Bowel movements are normal with no complications regarding digestion. The patient reports frequent and urgent urination, nocturia at a frequency of 3-4 times per night, and water intake of 3-4 glasses per day.

OBJECTIVE

Patient seems solemn and reserved.

Pulse is wiry and thin on the right side, and wiry, thin and slippery on the left.

Tongue presents as thin and pink with a thin, white coat and stagnation of sublingual veins. Initial blood pressure is 160/100.

ROM in the right arm and shoulder exhibits an inability to actively adduct without causing severe pain to upper shoulder and neck. Lateral flexion of the neck 35 degrees to the right induces pain to the right shoulder proximal to the AC joint. Supination of forearm, beyond 90 degrees, creates moderate to severe pain in anterior shoulder near AC joint. Patient is able to extend leg to full range with no difficulty or pain. Patient is able to move each individual finger, but demonstrates an inability to contract toes completely. The second, third and fourth toes on the right foot are permanently contracted in dorsiflexion. Strength/grasp test of the right hand indicates 30% less strength than left hand.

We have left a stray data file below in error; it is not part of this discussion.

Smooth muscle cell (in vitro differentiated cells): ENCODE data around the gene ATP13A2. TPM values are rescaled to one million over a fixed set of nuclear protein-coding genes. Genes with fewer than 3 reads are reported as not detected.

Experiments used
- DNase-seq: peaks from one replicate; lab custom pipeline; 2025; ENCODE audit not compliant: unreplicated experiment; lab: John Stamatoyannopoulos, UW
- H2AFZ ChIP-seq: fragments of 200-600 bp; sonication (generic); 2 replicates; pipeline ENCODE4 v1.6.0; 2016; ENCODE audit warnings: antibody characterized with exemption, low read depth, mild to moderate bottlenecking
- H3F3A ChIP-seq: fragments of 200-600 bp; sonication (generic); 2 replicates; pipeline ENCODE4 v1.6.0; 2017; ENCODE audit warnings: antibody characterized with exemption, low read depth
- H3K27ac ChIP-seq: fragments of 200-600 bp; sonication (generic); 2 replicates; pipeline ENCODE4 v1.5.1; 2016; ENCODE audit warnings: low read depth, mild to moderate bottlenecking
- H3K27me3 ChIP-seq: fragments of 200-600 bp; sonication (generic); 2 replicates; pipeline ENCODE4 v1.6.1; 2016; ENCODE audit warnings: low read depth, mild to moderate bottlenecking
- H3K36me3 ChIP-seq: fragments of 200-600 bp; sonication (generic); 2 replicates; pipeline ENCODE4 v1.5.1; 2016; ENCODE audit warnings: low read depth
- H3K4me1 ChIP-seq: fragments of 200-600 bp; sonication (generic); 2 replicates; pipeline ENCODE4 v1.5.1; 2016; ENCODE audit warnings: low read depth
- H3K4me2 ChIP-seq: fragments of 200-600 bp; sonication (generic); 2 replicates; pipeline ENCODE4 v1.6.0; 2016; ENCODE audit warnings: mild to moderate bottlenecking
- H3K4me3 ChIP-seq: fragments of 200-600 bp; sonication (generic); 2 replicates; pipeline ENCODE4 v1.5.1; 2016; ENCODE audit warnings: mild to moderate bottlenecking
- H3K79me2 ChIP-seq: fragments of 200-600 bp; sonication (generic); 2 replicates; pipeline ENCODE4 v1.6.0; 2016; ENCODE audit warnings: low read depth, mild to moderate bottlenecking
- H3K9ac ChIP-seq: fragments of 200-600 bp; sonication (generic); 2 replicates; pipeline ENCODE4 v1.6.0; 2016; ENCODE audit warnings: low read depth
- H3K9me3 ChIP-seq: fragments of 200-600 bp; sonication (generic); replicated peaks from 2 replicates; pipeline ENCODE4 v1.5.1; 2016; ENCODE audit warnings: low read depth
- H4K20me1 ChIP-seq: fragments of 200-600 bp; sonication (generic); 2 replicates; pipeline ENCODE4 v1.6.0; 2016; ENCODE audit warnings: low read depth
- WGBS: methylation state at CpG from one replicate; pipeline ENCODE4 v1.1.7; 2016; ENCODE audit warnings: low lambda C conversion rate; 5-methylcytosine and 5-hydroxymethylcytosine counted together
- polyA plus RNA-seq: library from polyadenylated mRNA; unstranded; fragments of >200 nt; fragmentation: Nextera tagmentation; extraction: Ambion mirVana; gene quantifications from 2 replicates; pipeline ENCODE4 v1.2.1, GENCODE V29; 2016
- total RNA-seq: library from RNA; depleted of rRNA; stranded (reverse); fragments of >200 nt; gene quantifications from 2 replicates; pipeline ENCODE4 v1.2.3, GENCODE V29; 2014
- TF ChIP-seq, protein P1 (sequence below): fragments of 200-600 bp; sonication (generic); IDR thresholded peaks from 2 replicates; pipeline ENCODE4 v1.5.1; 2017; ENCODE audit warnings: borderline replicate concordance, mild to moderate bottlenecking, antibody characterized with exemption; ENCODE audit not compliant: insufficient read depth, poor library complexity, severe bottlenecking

Sharp/dull sensory testing indicates deficits in the following dermatomes: C5, C6 and S1. They show no sensitivity to stimulation, while the dorsal aspect of foot and toes 2, 3 and 4 experience dull sensation, regardless of sharp stimulation.

Patient exhibits no difficulty in reciting the vowel sounds a, e, i, o, u, cha and la. His face appears symmetrical with no drooping of eyes and lips, or deviation of the tongue. No slurring is noticed upon speaking. His signature is precarious with significant trembling.

ASSESSEMENT

DX: Cerebrovascular accident d/t cerebral bleed; CVA indicates a hemorrhagic stroke leading to post-stroke sequelae with right-sided hemiplegia

TCM DX: Blood and qi deficiency with blood stasis causing blockage of channels and collaterals with internal wind

PROGNOSIS: Good; Although a complete recovery of motor and sensory skills is unlikely, prompt action following incident, including physical therapy, coupled with his overall constitutional health, significantly improves this prognosis. It is expected that acupuncture will continue to improve this patient’s condition.

PLAN

Treatment principles: Move blood, tonify qi, open channels, extinguish wind.

Acupuncture: 3 times per week for 5 weeks with a reevaluation at the 10th treatment; Focus on stimulating Yangming channels (Stomach and Large Intestine), as well as Gallbladder and Triple Burner channels on affected side. The unaffected side should have a constitutional focus of tonifying qi and blood while clearing any residual wind and phlegm.